Hashtags are effective on here, but not exactly the same ones as on other sites, such as Twitter.
Try #writing, #lit, #prose, and #poetry. I don’t know whether this is true or not, but I’ve heard that only the first 5 tags register on Tumblr’s search facilities. Beyond that, they only function to search within your own Tumblr page. I tend to use 2-4 tags on Tumblr. I do also find the queueing system – mentioned in my social media scheduling post – invaluable.
In general, people tend to dismiss it, but actually, I really like it, and think that it’s worth taking just a little time to investigate this network. If nothing else, because it’s part of Google, and being active on here does appear to help somewhat with SEO.
If you have a Google account – which anyone who has a You Tube channel, or Blogger site, does – you automatically have a Google Plus page.
It doesn’t take much effort to update it, now and again.
Hashtags do work on Google Plus, but this platform tends towards descriptive, “does what it says on the tin” tags.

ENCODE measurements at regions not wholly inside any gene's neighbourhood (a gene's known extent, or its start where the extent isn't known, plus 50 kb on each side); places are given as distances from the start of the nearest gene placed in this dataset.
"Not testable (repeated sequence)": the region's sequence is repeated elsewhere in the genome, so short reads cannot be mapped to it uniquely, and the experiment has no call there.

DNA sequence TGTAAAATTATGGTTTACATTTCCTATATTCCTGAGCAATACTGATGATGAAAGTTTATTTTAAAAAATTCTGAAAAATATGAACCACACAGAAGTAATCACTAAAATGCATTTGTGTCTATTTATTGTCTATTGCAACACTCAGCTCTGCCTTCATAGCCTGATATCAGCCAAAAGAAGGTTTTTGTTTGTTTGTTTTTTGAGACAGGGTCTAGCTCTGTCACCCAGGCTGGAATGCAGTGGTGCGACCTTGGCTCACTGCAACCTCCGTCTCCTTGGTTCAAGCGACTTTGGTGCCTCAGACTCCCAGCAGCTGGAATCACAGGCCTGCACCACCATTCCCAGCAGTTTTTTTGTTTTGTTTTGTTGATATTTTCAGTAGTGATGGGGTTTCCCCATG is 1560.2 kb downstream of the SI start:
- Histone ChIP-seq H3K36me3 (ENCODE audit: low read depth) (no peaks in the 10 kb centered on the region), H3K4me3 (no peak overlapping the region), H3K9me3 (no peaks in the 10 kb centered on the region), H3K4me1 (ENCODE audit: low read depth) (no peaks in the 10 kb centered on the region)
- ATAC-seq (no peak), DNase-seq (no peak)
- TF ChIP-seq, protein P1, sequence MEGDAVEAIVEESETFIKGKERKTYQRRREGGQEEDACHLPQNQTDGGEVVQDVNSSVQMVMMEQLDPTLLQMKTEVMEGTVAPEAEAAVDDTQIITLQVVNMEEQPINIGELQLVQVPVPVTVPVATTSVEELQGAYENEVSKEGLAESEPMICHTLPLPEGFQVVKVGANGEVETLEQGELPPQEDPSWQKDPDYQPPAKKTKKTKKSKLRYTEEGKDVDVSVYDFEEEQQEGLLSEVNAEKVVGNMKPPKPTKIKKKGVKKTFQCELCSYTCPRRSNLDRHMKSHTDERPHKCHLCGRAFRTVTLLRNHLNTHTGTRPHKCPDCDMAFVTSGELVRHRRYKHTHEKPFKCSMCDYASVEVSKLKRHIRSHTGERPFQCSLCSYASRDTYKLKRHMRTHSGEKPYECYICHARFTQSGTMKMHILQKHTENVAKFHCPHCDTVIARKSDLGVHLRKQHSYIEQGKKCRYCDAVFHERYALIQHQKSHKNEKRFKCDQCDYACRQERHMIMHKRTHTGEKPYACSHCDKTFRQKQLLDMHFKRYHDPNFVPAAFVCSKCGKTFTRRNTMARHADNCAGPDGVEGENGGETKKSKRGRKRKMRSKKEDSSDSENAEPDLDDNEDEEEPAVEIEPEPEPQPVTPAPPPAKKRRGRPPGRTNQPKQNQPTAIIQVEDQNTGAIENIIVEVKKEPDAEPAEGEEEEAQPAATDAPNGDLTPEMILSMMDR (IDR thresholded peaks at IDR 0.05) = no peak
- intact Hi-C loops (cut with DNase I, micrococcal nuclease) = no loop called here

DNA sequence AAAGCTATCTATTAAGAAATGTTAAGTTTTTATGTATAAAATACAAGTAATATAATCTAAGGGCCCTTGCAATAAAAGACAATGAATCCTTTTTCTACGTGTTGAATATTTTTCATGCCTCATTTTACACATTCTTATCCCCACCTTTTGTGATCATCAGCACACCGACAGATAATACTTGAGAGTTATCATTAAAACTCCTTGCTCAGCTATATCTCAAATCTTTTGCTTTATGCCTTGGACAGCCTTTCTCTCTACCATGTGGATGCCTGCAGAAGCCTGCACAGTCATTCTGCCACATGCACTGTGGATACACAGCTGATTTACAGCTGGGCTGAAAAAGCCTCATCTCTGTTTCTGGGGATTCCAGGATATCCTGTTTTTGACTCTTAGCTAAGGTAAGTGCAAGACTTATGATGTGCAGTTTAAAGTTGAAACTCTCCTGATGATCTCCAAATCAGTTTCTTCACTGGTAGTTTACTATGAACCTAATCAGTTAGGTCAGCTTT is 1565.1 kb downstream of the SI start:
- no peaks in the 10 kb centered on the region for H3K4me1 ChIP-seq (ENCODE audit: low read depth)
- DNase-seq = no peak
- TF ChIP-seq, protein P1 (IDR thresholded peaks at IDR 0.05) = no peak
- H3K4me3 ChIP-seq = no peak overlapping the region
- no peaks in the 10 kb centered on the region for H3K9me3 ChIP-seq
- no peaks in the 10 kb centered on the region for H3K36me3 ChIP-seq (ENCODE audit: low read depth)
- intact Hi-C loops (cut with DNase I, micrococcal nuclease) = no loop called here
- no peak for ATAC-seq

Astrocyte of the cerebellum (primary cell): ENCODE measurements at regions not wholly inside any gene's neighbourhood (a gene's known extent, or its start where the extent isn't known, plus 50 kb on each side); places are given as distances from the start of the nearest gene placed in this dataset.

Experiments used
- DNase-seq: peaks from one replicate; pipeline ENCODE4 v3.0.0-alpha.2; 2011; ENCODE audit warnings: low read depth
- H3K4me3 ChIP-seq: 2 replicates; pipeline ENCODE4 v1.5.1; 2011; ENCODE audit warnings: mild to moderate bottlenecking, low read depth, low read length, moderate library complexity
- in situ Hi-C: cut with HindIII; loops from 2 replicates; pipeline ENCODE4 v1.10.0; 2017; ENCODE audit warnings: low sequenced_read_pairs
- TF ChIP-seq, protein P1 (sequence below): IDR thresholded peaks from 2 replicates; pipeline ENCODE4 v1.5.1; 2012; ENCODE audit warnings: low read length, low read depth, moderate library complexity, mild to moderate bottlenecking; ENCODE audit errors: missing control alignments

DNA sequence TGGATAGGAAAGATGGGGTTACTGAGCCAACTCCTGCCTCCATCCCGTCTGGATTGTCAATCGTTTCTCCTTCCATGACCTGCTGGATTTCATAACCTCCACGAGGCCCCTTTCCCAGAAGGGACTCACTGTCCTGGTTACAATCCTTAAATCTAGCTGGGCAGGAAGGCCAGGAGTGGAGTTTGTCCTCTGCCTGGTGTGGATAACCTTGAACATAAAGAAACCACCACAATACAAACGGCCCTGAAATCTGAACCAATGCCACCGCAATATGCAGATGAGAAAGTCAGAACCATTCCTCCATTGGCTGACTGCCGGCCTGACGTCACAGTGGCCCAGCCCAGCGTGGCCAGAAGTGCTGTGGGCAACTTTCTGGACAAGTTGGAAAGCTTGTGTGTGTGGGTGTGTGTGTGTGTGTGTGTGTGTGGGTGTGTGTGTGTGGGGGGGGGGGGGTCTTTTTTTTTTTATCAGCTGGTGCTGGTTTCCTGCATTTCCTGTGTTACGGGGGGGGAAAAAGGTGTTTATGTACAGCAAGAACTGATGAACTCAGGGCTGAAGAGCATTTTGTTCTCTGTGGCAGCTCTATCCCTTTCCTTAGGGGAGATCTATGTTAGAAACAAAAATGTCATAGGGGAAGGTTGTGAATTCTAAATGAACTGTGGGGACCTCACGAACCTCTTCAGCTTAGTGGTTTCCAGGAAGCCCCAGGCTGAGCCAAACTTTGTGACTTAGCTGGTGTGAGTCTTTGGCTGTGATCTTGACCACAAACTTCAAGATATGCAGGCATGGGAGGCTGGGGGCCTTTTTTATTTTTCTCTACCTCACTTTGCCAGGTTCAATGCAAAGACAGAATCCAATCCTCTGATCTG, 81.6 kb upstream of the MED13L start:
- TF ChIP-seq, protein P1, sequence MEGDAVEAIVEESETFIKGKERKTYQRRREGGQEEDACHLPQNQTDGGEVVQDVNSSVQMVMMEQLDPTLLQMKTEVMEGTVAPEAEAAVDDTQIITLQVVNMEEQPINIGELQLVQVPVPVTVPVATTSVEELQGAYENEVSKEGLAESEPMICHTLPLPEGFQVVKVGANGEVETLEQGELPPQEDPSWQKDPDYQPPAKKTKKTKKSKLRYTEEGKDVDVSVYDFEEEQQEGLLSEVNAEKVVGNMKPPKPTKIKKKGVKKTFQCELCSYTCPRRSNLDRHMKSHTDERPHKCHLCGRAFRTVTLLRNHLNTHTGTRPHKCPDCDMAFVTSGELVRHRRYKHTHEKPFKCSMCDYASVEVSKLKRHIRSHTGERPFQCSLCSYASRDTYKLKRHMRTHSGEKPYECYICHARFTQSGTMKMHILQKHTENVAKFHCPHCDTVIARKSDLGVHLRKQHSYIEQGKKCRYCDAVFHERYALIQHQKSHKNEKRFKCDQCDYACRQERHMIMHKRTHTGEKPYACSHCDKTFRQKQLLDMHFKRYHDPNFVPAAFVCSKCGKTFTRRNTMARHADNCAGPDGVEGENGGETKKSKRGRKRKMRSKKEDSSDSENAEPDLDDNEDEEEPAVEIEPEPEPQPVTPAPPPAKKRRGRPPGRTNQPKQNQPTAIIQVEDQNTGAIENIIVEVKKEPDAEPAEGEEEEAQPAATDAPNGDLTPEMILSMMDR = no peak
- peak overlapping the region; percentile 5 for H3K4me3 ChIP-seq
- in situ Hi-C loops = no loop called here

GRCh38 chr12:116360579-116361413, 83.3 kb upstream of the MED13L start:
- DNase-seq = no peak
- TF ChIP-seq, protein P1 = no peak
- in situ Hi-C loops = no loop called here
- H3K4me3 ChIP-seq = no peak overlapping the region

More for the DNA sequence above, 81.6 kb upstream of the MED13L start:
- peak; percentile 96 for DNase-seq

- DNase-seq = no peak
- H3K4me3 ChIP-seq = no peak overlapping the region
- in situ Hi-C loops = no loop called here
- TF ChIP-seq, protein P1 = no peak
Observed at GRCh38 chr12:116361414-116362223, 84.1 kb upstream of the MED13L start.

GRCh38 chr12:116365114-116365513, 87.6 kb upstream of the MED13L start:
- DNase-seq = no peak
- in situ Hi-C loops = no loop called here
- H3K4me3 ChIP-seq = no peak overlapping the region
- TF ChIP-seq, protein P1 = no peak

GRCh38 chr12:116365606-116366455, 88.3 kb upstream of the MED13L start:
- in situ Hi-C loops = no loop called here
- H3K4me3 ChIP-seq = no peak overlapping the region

Many popular Twitter tags don’t work at all. #Writing, #fiction and #poetry will get you further than #MotivationalMonday. Sometimes I do end up using Twitter hashtags, simply because I send a percentage of posts via Buffer to Twitter, Facebook and Google Plus, simultaneously. However, when I post specifically on Google Plus, I opt for more generalised tags.
My main advice for using Google Plus successfully is to set up Collections, on topics of interest.
These are similar, in a sense, to Pinterest boards – and I’ll talk about Pinterest, in a moment. Collections are shown to other Google Plus users, and you can potentially end up with additional subscribers to individual Collections, who may not even follow your account, as a whole. They’re probably one of the best ways to get your posts seen on the site, and so easy to set up.
Communities may also help, but these are equivalent to Facebook groups, and potentially more time-consuming.
I don’t really have enough experience to comment upon their benefits or otherwise, but they may be worth exploring.
09/10/2018 update: I was sad to learn that Google Plus is apparently closing next year, as a consumer website.